Need a (medical not food) cold pack that will stay cold for hours
June 1, 2016 3:49 PM   Subscribe

I've recently started an injectable medication. It works out best for me to be able to do the injection at dawn and then fall back asleep because I already take other (pill) medication this way and it's the most feasible way to do the medications at the same time every day. The thing is, the injection site really hurts afterwards, so I need an ice pack. When it was just a pill at dawn, I could do this without getting out of bed. Now I have to get out of bed to get the ice pack from the freezer. Is there an ice pack/cold compress that I can pull out of the freezer the night before and leave by my bedside that will still be ice cold in the morning?

I saw some 8 hour compresses on amazon, but it looks like they're for WEARING for 8 hours, which suggests they're more "cool" than cold, since you really shouldn't ice for 8 hours. Given that the medication is daily, I need something re-usable, not a one-time-use it-gets-cold-after-you-remove-it-from-the-packet type solution.

Obviously I would be particularly interested in knowing if anyone has ever actually USED any product you're pointing to, especially for similar purposes.

And the reason I do dawn, before someone suggests otherwise is A) My schedule varies a lot and this is the one time of day I absolutely know where I'll be. B) The pill medication has a bunch of food restrictions. By going back to sleep I'm keeping it suitably isolated from any eating activity. Both the pill and the injection need to be at the same time every day (as themselves, not as each other, but coming up with a routine that is consistent at TWO points in the day would just be double the complication and trouble).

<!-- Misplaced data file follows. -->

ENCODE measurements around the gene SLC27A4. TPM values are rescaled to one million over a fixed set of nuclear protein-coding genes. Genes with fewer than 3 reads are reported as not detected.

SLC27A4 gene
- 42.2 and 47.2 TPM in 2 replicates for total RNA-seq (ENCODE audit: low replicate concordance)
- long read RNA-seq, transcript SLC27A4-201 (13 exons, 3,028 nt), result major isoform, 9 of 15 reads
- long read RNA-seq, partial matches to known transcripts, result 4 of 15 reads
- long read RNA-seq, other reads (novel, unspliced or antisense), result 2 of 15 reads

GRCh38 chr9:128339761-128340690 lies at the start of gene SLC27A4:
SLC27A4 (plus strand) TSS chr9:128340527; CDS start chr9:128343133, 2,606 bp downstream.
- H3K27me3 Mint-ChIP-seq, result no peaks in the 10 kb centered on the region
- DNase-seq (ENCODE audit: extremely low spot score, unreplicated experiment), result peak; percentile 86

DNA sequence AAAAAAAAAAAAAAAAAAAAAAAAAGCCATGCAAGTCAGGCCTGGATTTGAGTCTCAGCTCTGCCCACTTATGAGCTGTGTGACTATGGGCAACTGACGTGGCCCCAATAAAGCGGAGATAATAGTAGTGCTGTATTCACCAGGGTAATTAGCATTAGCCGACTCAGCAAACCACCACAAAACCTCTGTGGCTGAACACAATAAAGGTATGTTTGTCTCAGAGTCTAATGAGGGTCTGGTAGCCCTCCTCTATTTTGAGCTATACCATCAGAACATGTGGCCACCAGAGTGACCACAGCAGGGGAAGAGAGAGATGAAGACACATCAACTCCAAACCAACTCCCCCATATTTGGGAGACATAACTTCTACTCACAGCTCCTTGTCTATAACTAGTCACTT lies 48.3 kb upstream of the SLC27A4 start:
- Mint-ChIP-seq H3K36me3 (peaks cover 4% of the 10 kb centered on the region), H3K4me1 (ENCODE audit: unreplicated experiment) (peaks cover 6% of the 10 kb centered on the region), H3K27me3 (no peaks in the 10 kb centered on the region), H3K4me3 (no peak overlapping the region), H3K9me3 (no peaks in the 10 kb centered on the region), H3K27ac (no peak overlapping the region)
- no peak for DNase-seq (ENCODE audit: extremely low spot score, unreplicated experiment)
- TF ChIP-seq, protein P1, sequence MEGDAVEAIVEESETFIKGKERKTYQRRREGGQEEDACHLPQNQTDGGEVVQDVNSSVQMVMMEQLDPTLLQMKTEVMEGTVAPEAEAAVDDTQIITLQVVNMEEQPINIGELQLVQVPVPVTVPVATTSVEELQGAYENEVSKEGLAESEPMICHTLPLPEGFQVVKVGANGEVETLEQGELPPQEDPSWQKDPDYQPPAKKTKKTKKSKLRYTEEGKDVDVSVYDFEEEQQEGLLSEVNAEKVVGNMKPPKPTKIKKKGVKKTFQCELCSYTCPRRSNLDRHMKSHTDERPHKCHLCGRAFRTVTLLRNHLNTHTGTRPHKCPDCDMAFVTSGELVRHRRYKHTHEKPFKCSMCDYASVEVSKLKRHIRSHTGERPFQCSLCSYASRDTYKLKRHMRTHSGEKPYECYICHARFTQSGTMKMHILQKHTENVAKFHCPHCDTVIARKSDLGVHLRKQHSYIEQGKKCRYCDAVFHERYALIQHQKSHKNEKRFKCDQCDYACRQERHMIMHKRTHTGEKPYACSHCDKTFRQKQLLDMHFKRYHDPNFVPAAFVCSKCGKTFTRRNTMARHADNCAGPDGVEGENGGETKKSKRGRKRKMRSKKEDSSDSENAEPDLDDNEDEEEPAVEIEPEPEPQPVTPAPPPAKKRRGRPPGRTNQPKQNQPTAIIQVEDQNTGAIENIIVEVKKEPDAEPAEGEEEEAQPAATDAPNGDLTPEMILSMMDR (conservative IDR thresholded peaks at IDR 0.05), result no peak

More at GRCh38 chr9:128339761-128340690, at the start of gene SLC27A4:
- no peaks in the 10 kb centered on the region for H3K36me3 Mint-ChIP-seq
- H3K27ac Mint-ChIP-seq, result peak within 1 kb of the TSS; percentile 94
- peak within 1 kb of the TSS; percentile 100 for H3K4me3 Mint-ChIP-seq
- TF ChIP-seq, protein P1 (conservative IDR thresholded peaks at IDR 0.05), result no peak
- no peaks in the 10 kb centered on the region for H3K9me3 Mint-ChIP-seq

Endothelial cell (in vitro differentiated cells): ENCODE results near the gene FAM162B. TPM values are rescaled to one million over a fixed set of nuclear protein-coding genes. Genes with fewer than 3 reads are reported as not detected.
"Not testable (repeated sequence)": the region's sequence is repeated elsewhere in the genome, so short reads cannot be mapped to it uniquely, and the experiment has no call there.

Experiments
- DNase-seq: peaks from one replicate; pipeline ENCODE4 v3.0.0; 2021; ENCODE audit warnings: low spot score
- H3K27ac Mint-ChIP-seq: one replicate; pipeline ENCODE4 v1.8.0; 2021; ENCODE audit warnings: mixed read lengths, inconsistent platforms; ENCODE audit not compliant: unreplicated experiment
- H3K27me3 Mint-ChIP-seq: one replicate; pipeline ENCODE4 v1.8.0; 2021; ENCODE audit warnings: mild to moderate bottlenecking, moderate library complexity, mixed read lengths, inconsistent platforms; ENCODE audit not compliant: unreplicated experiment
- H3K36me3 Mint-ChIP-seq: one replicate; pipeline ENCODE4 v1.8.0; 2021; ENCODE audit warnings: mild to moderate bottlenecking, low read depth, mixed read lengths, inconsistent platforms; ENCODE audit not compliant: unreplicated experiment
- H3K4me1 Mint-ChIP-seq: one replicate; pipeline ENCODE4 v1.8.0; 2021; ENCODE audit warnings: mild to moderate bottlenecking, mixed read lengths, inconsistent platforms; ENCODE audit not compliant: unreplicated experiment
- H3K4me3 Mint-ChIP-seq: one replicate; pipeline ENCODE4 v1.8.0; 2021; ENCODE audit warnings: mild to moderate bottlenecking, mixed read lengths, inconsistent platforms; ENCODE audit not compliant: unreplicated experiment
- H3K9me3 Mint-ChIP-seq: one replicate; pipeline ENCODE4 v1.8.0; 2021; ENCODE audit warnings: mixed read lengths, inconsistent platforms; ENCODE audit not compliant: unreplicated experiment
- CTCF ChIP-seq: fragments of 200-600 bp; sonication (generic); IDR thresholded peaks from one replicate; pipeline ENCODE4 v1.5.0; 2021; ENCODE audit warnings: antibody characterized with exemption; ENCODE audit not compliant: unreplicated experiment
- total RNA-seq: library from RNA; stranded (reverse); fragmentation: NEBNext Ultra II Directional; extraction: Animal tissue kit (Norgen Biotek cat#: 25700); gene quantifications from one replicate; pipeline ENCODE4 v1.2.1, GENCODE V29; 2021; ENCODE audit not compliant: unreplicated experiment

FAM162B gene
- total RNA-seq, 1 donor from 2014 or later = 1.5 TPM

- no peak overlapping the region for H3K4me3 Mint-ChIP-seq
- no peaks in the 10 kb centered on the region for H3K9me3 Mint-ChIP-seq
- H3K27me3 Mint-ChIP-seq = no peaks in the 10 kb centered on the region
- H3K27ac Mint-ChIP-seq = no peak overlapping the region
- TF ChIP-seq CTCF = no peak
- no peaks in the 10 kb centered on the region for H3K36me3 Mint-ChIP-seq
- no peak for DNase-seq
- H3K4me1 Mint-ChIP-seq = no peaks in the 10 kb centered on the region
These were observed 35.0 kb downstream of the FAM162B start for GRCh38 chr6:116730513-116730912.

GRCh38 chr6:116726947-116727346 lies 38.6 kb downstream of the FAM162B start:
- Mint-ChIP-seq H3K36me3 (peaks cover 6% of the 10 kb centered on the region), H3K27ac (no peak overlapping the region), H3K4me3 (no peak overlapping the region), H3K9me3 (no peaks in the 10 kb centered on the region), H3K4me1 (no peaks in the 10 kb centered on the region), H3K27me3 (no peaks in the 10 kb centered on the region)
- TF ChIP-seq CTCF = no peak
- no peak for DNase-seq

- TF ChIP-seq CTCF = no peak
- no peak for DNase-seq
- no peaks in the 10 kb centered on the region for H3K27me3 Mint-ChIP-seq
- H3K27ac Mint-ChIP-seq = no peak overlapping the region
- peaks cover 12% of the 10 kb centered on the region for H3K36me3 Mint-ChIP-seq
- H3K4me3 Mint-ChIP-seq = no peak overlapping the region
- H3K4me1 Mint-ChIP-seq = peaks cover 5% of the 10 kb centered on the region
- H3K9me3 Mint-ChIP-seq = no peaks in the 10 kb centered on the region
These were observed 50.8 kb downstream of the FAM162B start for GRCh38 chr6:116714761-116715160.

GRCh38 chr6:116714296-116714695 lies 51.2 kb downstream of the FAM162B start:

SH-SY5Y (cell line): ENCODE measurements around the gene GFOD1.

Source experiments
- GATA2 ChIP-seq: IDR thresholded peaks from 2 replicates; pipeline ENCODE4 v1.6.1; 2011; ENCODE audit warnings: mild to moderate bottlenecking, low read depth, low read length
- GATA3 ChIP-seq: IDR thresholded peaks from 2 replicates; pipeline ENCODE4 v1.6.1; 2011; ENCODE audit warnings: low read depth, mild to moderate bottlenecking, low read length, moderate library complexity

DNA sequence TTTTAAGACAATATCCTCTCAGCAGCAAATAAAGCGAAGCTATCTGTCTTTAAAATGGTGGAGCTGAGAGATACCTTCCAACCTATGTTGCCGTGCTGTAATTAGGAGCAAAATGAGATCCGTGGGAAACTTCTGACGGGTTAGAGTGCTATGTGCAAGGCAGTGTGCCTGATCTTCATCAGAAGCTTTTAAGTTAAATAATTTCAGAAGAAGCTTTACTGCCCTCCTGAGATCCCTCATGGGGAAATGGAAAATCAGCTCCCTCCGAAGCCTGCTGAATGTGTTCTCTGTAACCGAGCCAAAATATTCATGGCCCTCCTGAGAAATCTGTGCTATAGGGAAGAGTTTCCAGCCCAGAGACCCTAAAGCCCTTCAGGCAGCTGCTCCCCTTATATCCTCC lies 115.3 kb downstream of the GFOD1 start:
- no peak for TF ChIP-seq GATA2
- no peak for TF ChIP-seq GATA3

posted by anonymous to Health & Fitness (22 answers total) 4 users marked this as a favorite
I'm sure you thought of this, but what about putting a little cooler by your bed for the ice pack? Even an insulated lunch box might do the trick.
posted by nkknkk at 3:54 PM on June 1, 2016 [6 favorites]

There are such things as instant ice packs. They're single use only, and they don't cool as well as water ice, but they'd probably be enough to get you out of bed.

My first thought though was the same as nkknkk's: why not just keep your ice pack in a cooler overnight? Add a little extra ice around it (use refilled and frozen juice bottles or something so that you can just refreeze them every day and they don't make the cooler wet) and your ice pack will certainly still be plenty icy by morning. Even a lunchbox sized cooler would work just fine for this.